Effects of Exercise Sequence and Velocity Loss Threshold During Resistance Training on Following Endurance and Strength Performance During Concurrent Training

in International Journal of Sports Physiology and Performance
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Purpose: This study aimed to analyze the response to 4 concurrent training interventions differing in the training sequence and in the velocity loss (VL) threshold during strength training (20% vs 40%) on following endurance and strength performance. Methods: A randomized crossover research design was used. Sixteen trained men performed 4 training interventions consisting of endurance training (ET) followed by resistance training (RT), with 20% and 40% VL, respectively (ET + RT20 and ET + RT40), and RT with 20% and 40% VL, respectively, followed by ET (RT20 + ET and RT40 + ET). The ET consisted of running for 10 minutes at 90% of maximal aerobic velocity. The RT consisted of 3 squat sets with 60% of 1-repetition maximum. A 5-minute rest was given between exercises. The oxygen uptake throughout the ET and repetition velocity during RT were recorded. The blood lactate concentration, vertical jump, and squat velocity were measured at preexercise and after the endurance and strength exercises. Results: The RT40 + ET protocol showed an impaired running time along with higher ventilatory equivalents compared with those protocols that performed the ET without previous fatigue. No significant differences were observed in the repetitions per set performed for a given VL threshold, regardless of the exercise sequence. The protocols consisting of 40%VL induced greater reductions in jump height and squat velocity, along with elevated blood lactate concentration. Conclusions: A high VL magnitude (40%VL) induced higher metabolic and mechanical stress, as well as greater residual fatigue, on the following ET performance.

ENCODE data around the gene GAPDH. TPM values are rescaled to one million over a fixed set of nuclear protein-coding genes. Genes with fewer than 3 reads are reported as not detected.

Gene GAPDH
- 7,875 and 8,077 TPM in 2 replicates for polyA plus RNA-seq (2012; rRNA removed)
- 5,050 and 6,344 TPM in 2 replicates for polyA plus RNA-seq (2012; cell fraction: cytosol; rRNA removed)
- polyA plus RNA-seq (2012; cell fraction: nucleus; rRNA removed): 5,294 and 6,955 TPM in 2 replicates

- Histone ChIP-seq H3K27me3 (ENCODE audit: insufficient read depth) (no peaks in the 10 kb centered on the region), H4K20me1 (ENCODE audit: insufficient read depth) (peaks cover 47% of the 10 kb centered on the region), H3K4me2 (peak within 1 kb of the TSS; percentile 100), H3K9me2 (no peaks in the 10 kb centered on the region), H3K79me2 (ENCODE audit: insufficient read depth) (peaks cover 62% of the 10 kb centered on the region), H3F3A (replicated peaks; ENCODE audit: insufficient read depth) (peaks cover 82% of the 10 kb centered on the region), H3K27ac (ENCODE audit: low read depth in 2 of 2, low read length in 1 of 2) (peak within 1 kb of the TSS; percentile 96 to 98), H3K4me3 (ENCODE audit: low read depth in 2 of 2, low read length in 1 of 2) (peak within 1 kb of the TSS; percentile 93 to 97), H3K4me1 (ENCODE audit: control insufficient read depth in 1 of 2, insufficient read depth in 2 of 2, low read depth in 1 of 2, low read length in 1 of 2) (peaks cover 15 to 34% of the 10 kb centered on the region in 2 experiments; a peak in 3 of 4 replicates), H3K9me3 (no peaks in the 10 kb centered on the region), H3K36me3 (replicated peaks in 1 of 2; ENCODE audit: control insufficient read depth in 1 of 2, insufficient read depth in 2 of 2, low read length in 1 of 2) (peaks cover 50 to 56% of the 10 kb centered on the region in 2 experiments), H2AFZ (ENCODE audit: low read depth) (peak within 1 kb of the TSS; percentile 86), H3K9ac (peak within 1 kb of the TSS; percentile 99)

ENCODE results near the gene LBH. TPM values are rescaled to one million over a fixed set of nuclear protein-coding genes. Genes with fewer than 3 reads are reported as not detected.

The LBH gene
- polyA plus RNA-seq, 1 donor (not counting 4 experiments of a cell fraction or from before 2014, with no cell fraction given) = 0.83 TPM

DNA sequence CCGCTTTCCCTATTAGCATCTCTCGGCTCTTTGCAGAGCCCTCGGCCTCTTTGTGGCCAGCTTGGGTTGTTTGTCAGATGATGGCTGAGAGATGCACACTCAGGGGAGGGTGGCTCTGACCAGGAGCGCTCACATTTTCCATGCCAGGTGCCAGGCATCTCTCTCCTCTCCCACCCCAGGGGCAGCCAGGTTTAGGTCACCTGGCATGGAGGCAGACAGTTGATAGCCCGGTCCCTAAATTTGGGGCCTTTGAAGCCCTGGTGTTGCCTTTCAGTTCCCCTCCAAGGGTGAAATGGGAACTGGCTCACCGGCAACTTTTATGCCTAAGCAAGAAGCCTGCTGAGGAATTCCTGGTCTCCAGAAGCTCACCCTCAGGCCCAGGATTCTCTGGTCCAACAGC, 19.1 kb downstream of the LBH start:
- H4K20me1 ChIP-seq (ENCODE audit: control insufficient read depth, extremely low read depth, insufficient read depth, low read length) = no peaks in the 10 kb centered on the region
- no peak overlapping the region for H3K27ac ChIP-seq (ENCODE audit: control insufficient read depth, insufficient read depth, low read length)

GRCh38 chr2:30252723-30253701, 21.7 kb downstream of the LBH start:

Nájera-Ferrer, González-Badillo, and Pareja-Blanco are with the Physical Performance & Sports Research Center, Universidad Pablo de Olavide, Seville, Spain. Pérez-Caballero is with the Sports Medicine Centre, University of Murcia, Murcia, Spain. Pareja-Blanco is also with the Faculty of Sport Sciences, Dept of Sports and Computers Sciences, Universidad Pablo de Olavide, Seville, Spain.

Pareja-Blanco (fparbla@upo.es) is corresponding author.
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